Security guards at Little Nellie of Holy God’s grave in Cork have been stopping devotees from accessing the site for several days The Irish Catholic has learned.
Ongoing concerns about visits to the graveyard since the site was sold has made it a contentious issue. Developers told this newspaper a month ago they would allow people to visit Little Nellie’s resting place now and in the future.
Little Nellie is said to express a great faith and understanding of the Eucharist. She is often credited with being an influential factor in Pope St Pius X’s decision to lower the age children could receive Holy Communion.
She suffered from several medical afflictions throughout her life, including curvature of the spine.
Little Nellie is associated with the miraculous ability to know when someone had received Communion. It is said that the nuns would go to Mass in the morning, out of sight of Little Nellie’s room, and some would receive the Eucharist and others wouldn’t. Apparently, the young girl was able to tell each time who had and who hadn’t received the Host – one of the supernatural signs people say is an example of her holiness.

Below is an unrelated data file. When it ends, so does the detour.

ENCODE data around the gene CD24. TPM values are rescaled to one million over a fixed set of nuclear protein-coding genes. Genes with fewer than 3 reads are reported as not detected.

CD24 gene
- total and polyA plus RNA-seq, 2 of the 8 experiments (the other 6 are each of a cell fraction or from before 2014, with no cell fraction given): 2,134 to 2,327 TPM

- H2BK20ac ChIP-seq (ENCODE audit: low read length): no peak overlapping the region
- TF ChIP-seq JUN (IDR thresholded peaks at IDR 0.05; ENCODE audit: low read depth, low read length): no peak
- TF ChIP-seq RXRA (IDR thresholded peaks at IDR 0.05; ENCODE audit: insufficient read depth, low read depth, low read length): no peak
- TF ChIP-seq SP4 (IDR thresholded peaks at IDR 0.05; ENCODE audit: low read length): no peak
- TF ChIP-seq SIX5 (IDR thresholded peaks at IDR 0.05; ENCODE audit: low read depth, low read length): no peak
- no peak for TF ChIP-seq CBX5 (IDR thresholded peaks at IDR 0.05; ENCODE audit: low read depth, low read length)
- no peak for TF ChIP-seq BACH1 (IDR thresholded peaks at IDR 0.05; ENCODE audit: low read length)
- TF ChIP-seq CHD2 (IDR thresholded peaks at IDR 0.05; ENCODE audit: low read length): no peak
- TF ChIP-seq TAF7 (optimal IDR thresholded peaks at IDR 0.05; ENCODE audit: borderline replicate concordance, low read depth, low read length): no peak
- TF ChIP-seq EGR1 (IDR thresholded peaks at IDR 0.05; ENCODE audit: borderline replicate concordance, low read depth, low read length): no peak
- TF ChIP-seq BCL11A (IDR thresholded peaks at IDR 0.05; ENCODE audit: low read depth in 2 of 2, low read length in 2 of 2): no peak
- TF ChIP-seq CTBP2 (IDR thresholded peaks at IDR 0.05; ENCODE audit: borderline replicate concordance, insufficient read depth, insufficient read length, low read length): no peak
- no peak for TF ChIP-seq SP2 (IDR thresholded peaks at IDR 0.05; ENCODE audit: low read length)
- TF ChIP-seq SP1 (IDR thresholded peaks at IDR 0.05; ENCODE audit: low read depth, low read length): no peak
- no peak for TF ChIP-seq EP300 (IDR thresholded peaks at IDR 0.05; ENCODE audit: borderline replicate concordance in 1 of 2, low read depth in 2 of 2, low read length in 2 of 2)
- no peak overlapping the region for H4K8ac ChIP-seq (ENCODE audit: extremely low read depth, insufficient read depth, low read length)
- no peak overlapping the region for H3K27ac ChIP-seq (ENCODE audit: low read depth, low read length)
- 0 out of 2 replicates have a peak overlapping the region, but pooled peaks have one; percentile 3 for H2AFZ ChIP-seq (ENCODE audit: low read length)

This comes as a pilgrimage is set for this Saturday to mark Little Nellie’s birthday, who was born on August 24, 1903. Already 73 people have said they were attending the remembrance and almost 500 expressed interest on a Facebook page publicising the event.
However, according to reports from locals, the developers said the grave will not be accessible for the next few years.
Historian John Flynn, who organised the event, said: “My first reaction was I was upset and disgusted that people can’t go up to visit the grave.
“We’re still going to go, we’re going to do the prayers,” he said, adding that they’ll make sure the remembrance goes ahead even if they’re stopped at the entrance to her grave.
Little Nellie died on February 2, 1908.
The former Good Shepherd Convent at Sunday’s Well is being sold by a private company, Moneda Developments.
A spokesperson for the Diocese of Cork and Ross said: “This office has not been made aware of any these matters at a local level and accordingly is not in a position to comment. Furthermore, the Diocese of Cork and Ross has not ever been involved in this property.”